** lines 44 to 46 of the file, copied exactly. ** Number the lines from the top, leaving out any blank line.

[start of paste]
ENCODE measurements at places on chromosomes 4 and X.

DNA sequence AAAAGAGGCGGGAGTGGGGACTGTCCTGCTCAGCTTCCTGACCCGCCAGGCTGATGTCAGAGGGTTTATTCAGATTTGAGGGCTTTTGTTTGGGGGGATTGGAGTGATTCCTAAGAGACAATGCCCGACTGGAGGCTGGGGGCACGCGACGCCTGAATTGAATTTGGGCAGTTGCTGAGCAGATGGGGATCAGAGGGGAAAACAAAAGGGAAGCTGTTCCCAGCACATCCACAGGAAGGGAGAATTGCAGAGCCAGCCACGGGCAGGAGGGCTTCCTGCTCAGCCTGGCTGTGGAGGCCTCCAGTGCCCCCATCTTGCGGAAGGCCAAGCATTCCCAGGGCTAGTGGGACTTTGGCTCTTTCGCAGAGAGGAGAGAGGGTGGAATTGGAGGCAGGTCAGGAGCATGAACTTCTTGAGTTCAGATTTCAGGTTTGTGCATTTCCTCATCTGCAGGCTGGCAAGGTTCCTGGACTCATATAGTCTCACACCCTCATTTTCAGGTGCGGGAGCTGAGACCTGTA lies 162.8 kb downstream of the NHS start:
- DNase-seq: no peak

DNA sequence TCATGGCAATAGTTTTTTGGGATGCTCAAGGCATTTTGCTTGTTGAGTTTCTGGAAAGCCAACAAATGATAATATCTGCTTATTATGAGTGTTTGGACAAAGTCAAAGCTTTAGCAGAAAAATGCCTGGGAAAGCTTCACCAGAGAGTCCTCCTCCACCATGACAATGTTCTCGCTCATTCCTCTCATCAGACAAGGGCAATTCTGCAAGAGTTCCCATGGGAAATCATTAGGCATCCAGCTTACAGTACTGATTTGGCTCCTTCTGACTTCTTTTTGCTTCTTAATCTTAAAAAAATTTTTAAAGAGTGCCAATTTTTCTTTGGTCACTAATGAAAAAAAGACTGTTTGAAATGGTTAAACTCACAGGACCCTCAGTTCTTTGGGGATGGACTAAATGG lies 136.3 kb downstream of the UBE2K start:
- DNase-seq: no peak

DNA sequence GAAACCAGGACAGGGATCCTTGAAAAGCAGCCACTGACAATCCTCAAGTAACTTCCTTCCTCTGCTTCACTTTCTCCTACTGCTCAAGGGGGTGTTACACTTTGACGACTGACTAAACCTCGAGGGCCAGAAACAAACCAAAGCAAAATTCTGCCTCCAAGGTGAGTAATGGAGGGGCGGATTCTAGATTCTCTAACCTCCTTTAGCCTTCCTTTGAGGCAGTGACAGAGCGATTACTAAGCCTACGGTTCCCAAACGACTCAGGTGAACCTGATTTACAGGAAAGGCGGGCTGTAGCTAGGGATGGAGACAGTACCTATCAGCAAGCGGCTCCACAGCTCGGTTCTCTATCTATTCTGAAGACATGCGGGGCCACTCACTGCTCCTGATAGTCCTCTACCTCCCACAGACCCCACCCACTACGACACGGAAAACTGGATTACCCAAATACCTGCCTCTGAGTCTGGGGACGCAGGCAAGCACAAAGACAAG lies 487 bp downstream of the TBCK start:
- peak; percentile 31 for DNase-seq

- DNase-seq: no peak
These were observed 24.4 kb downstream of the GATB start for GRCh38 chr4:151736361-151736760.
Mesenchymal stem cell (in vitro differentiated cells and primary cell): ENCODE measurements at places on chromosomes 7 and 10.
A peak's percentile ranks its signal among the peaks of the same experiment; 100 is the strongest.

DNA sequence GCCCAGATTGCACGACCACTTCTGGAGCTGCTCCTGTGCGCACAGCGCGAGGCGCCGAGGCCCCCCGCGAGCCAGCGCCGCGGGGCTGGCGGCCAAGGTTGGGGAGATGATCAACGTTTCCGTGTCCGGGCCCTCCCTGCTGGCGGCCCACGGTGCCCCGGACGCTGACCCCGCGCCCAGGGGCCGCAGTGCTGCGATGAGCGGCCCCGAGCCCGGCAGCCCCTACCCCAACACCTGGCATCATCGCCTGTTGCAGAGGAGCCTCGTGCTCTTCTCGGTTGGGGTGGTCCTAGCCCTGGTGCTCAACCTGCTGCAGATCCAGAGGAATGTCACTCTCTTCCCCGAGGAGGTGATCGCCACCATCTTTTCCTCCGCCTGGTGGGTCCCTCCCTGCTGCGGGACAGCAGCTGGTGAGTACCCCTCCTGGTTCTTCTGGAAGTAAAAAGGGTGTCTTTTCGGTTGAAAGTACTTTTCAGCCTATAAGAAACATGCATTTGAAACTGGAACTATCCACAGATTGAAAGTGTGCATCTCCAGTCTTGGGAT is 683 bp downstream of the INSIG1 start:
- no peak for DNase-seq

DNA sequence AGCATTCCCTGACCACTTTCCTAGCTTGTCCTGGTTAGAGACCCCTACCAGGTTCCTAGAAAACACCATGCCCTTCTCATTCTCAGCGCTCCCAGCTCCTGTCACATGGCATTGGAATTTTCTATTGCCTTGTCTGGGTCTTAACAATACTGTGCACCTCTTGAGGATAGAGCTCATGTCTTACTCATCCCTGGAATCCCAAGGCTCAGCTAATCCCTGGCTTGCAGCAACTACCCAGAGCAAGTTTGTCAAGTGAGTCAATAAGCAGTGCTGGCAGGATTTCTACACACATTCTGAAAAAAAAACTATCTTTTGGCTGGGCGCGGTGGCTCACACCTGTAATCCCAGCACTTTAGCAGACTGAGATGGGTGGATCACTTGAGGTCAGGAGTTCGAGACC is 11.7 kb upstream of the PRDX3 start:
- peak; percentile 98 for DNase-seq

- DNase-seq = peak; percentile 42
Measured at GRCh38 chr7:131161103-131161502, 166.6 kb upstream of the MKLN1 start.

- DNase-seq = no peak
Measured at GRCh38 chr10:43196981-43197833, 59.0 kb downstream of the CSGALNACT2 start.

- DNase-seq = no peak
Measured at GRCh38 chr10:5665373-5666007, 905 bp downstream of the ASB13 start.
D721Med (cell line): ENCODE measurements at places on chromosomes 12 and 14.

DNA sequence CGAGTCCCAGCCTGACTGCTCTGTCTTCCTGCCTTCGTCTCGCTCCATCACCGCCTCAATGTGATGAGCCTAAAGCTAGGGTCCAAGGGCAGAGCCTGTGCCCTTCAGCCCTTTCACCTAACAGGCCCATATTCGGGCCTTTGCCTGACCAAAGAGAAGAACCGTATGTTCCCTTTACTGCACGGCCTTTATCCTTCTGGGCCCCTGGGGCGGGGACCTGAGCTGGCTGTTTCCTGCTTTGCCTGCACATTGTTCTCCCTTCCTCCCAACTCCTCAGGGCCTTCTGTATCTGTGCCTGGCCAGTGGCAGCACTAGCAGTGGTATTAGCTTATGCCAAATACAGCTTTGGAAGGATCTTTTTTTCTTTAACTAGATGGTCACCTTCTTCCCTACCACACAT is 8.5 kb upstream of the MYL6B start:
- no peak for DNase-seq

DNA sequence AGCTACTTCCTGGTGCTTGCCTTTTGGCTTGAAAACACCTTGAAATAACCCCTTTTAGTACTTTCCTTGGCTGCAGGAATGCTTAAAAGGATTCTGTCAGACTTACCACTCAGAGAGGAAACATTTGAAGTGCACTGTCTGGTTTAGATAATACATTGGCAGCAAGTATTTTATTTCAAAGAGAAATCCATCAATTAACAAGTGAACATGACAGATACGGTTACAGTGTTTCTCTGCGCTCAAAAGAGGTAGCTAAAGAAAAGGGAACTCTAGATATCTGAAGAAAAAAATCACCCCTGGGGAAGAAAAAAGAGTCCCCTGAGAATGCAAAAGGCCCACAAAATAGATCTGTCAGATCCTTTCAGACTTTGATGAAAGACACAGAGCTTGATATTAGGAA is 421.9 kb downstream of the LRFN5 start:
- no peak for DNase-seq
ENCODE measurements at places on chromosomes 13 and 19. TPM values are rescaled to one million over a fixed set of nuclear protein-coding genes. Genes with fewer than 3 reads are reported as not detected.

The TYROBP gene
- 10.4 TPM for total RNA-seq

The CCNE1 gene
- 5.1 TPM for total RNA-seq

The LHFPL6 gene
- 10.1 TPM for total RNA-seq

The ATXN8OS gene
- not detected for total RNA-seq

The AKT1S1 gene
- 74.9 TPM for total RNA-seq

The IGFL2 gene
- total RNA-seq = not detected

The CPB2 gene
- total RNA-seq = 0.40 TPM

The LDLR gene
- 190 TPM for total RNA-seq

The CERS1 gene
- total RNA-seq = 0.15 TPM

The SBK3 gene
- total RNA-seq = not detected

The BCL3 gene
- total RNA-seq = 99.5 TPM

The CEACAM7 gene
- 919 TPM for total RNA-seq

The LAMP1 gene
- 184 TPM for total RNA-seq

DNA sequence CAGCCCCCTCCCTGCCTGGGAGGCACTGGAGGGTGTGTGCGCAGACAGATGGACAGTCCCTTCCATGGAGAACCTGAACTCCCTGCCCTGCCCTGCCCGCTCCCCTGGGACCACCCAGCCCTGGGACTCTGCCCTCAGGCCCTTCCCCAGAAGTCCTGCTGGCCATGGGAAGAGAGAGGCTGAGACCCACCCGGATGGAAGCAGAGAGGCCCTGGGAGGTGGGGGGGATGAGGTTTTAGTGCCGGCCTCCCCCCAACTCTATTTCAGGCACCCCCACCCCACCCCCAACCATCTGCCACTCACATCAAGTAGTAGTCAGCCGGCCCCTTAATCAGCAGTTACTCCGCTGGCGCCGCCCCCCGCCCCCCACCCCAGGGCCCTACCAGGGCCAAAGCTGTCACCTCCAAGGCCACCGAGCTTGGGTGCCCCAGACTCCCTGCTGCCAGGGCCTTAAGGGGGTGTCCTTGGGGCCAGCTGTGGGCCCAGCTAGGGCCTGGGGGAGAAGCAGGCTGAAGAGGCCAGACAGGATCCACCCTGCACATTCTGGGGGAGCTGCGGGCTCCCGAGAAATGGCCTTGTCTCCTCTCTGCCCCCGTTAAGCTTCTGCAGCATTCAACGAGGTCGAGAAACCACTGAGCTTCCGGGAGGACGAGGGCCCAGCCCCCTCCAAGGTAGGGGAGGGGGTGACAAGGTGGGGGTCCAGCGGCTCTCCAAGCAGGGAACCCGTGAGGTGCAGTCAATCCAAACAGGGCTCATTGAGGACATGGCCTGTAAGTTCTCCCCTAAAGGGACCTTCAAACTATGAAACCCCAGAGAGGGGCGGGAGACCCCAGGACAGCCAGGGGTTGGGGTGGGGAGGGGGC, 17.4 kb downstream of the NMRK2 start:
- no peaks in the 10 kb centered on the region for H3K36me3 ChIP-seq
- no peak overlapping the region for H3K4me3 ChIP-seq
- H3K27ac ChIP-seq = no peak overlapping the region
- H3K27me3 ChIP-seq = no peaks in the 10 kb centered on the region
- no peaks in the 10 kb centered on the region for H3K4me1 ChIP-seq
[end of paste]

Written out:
The CERS1 gene
- total RNA-seq = 0.15 TPM

The SBK3 gene